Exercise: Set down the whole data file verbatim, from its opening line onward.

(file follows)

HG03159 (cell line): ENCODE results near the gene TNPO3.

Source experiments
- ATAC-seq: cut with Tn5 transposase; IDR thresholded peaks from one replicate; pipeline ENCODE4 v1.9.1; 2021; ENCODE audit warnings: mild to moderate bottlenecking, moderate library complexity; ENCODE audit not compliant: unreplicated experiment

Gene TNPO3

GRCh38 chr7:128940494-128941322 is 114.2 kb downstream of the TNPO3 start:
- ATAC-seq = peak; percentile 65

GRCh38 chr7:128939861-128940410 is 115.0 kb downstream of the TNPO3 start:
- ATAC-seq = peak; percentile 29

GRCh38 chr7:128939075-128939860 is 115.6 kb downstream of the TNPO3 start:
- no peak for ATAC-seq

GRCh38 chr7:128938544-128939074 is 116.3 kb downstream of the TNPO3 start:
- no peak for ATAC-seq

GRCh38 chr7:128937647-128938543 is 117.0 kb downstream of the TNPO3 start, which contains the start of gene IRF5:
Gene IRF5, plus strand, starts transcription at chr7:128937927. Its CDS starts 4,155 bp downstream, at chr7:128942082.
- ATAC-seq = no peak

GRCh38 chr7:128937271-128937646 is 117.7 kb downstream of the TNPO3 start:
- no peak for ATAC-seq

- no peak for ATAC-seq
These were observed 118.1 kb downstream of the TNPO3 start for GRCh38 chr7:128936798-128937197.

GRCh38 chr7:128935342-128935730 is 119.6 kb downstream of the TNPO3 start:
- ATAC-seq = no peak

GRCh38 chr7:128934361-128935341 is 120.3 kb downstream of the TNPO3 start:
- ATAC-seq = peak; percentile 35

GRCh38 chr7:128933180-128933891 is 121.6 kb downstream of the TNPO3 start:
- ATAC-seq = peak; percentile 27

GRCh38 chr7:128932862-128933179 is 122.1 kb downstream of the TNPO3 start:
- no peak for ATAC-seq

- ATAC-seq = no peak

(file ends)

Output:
HG03159 (cell line): ENCODE results near the gene TNPO3.

Source experiments
- ATAC-seq: cut with Tn5 transposase; IDR thresholded peaks from one replicate; pipeline ENCODE4 v1.9.1; 2021; ENCODE audit warnings: mild to moderate bottlenecking, moderate library complexity; ENCODE audit not compliant: unreplicated experiment

Gene TNPO3

GRCh38 chr7:128940494-128941322 is 114.2 kb downstream of the TNPO3 start:
- ATAC-seq = peak; percentile 65

GRCh38 chr7:128939861-128940410 is 115.0 kb downstream of the TNPO3 start:
- ATAC-seq = peak; percentile 29

GRCh38 chr7:128939075-128939860 is 115.6 kb downstream of the TNPO3 start:
- no peak for ATAC-seq

GRCh38 chr7:128938544-128939074 is 116.3 kb downstream of the TNPO3 start:
- no peak for ATAC-seq

GRCh38 chr7:128937647-128938543 is 117.0 kb downstream of the TNPO3 start, which contains the start of gene IRF5:
Gene IRF5, plus strand, starts transcription at chr7:128937927. Its CDS starts 4,155 bp downstream, at chr7:128942082.
- ATAC-seq = no peak

GRCh38 chr7:128937271-128937646 is 117.7 kb downstream of the TNPO3 start:
- no peak for ATAC-seq

- no peak for ATAC-seq
These were observed 118.1 kb downstream of the TNPO3 start for GRCh38 chr7:128936798-128937197.

GRCh38 chr7:128935342-128935730 is 119.6 kb downstream of the TNPO3 start:
- ATAC-seq = no peak

GRCh38 chr7:128934361-128935341 is 120.3 kb downstream of the TNPO3 start:
- ATAC-seq = peak; percentile 35

GRCh38 chr7:128933180-128933891 is 121.6 kb downstream of the TNPO3 start:
- ATAC-seq = peak; percentile 27

GRCh38 chr7:128932862-128933179 is 122.1 kb downstream of the TNPO3 start:
- no peak for ATAC-seq

- ATAC-seq = no peak